After initial hesitation, the Moscow Patriarchate of the Russian Orthodox Church has expressed support for President Vladimir Putin's proposal to resurrect the musical setting of the communist Soviet national anthem.
President Putin is pushing ahead with the proposal, which is about to be discussed by the Duma in Moscow, despite stiff opposition from liberal politicians and intellectuals. Putin's plan has caused astonishment in Western capitals.
The president wants Russia to have a range of national emblems combining both tsarist and Soviet symbols, including the tricolor pre-revolutionary flag, the tsarist double-headed eagle and the music of the Soviet national anthem by Soviet composer, Alexander Alexandrov, for which new lyrics are to be written. Putin believes this mix will ensure a sense of continuity with the many strands of Russia's past.
"I think that the president has made a very worthy decision," the spokesman for the Moscow Patriarchate, Archpriest Vsevolod Chaplin, told Interfax news agency this week. "It is very important that all the symbols of the country are viewed in a combination: a pre-revolutionary flag and coat of arms, which show the continuity with the pre-revolutionary period of our history, and at the same time Alexandrov's music, which shows continuity with the Soviet era, in which, of course, there were terrible tragedies, but there were also a lot of good things. Thus the continuity of all Russian history is restored and demonstrated."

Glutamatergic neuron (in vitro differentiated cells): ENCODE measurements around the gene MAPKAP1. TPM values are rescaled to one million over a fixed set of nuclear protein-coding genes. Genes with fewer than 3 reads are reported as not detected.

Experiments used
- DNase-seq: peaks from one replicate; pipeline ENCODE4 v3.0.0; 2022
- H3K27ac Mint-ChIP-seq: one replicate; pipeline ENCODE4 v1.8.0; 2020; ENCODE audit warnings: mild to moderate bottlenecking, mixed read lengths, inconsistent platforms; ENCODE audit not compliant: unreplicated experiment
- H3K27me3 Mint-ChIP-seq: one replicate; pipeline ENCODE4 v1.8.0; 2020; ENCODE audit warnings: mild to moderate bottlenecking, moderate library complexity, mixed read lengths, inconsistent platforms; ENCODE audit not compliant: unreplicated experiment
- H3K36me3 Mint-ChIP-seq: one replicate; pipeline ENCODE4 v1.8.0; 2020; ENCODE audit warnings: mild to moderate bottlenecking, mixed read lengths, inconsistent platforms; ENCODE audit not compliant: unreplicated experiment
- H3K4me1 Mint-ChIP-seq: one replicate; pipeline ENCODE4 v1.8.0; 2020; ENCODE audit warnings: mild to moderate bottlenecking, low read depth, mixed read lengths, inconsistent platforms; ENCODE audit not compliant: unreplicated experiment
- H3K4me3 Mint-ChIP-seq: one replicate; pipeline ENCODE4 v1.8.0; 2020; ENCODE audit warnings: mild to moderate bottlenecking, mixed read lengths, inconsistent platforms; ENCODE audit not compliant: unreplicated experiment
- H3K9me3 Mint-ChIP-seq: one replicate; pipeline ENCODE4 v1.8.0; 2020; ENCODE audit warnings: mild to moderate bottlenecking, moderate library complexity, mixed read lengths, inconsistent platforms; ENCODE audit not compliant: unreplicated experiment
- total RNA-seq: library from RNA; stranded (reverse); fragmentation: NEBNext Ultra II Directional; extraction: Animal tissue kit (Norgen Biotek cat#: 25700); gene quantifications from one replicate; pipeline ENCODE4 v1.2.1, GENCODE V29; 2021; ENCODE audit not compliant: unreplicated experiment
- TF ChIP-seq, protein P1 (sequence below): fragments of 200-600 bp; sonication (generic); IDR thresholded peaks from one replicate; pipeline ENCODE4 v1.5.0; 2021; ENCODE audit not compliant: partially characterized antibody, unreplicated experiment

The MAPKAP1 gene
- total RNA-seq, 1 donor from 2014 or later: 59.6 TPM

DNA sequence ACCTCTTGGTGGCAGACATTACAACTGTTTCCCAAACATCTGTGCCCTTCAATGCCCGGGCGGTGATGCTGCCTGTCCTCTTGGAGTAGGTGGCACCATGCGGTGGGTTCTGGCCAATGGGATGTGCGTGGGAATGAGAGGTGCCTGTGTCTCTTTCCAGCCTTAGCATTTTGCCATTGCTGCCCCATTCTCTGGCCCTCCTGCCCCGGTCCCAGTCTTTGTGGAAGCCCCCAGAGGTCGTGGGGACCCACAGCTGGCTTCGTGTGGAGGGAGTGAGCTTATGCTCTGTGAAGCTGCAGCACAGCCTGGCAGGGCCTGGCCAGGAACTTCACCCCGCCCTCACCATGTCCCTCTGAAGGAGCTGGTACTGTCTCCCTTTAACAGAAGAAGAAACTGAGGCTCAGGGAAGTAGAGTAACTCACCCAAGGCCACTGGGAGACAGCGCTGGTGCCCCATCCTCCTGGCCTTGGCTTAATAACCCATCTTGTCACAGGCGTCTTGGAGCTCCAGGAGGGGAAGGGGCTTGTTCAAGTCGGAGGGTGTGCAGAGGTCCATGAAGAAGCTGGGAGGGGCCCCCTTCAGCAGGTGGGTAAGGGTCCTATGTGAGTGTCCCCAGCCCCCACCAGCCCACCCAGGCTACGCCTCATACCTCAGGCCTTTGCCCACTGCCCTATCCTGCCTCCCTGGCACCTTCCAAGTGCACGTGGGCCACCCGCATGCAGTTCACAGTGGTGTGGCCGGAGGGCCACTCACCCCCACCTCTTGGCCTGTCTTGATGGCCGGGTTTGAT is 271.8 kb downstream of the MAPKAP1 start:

During a heated public debate about the anthem, several Russian media outlets reported, without citing any sources, that the church's head, Patriarch Alexei II, opposed the return of the Soviet anthem. But Chaplin stressed this week that the patriarch had never publicly ...1